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Sigmoidoscopy

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This procedure is used to examine the rectum and lower colon (sigmoid colon). The viewing instrument, a sigmoidoscope, is 60 cm. long and the thickness of a finger. It is inserted through the anus and slowly worked through the rectum and into the lower colon. This procedure is a simple method for evaluating the cause of rectal bleeding, change in bowel habits, rectal pain and diarrhea. Sigmoidoscopy can also be used to perform biopsies (removal of tissue samples) for polyp removal and cancer screening.

Before the procedure, the bowel and rectum must be clear of fecal matter. Therefore, the physician may prescribe a liquid diet and a few cleansing enemas. A laxative may also be necessary to remove any additional fecal matter. You should inform your physician of any medications you are taking, and if you have heart valve abnormalities or hip/knee prostheses. In these cases, antibiotics may be needed before the procedure in order to avoid infection.

During the procedure, the patient will feel only mild discomfort including bloating, pressure and cramping. While lying on his/her left side, the sigmoidoscope will be inserted into the rectum and lower colon. A view of these organs will be shown on a TV monitor. The physician will carefully examine the lining of the colon and rectum when retracting the sigmoidoscope. The procedure lasts 5-15 mins.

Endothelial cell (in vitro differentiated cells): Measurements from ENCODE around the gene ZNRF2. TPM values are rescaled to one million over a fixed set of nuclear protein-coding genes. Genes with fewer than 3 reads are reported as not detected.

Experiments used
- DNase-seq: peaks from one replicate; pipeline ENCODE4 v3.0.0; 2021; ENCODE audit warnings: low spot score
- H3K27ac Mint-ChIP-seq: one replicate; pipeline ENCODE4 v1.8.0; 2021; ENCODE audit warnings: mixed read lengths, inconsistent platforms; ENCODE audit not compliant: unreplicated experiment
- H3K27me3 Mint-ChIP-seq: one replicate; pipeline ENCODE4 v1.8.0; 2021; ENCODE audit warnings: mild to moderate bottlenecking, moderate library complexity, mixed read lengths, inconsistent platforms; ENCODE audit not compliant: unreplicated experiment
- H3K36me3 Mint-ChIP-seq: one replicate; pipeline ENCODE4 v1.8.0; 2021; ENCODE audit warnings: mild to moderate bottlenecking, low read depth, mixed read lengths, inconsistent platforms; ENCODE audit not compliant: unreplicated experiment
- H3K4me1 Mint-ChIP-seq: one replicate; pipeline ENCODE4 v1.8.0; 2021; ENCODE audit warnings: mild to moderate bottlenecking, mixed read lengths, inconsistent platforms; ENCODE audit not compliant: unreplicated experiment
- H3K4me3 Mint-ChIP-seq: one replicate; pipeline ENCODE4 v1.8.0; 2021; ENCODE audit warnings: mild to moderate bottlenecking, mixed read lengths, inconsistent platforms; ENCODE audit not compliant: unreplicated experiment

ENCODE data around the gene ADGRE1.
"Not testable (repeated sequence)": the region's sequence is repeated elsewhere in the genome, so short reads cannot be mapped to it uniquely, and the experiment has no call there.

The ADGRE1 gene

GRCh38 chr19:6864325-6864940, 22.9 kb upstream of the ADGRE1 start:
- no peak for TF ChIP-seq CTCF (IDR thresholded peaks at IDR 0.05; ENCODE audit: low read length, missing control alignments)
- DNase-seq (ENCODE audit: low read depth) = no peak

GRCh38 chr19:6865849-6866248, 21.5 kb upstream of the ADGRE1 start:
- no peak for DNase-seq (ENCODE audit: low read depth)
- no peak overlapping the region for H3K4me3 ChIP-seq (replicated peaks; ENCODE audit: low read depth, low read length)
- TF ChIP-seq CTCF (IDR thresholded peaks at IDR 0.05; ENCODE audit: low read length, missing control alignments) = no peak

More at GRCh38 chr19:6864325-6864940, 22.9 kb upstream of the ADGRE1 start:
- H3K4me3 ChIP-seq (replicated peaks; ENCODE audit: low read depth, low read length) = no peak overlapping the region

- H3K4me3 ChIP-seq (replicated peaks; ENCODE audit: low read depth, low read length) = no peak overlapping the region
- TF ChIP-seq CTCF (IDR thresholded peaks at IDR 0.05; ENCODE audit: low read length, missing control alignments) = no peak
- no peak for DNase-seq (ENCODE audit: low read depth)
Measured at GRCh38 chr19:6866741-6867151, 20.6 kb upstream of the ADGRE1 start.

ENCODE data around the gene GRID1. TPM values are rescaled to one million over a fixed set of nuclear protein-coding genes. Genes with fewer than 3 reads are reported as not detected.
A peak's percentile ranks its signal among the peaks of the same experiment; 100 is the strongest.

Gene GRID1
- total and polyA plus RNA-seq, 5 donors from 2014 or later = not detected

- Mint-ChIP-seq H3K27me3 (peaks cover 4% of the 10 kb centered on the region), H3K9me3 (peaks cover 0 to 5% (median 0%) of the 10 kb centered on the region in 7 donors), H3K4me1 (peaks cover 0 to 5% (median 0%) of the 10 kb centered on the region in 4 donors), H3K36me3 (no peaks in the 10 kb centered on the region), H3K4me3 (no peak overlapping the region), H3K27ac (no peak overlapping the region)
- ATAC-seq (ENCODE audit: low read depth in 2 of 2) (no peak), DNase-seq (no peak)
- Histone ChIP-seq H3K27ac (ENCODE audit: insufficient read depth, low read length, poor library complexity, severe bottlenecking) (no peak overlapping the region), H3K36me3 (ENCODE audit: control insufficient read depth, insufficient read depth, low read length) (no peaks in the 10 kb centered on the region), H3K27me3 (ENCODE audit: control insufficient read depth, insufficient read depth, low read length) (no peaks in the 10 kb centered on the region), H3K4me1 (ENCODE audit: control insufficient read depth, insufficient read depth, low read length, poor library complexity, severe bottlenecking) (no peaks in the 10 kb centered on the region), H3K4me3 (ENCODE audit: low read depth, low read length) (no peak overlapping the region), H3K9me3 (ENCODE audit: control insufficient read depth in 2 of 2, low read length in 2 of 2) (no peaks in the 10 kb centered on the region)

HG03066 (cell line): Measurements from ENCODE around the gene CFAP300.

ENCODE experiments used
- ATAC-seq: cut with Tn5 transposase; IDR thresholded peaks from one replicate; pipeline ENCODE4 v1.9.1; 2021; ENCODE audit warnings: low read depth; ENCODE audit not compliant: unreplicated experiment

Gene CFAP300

Complication are very rare but include perforation of the colon lining, which requires surgery to repair, and bleeding from the site of biopsy. If you experience any of the following side effects you should contact your physician immediately: severe abdominal pain, fever, chills or rectal bleeding.

Find a Brooklyn Gastroenterologist at Practice Brooklyn Gastroenterology and Endoscopy

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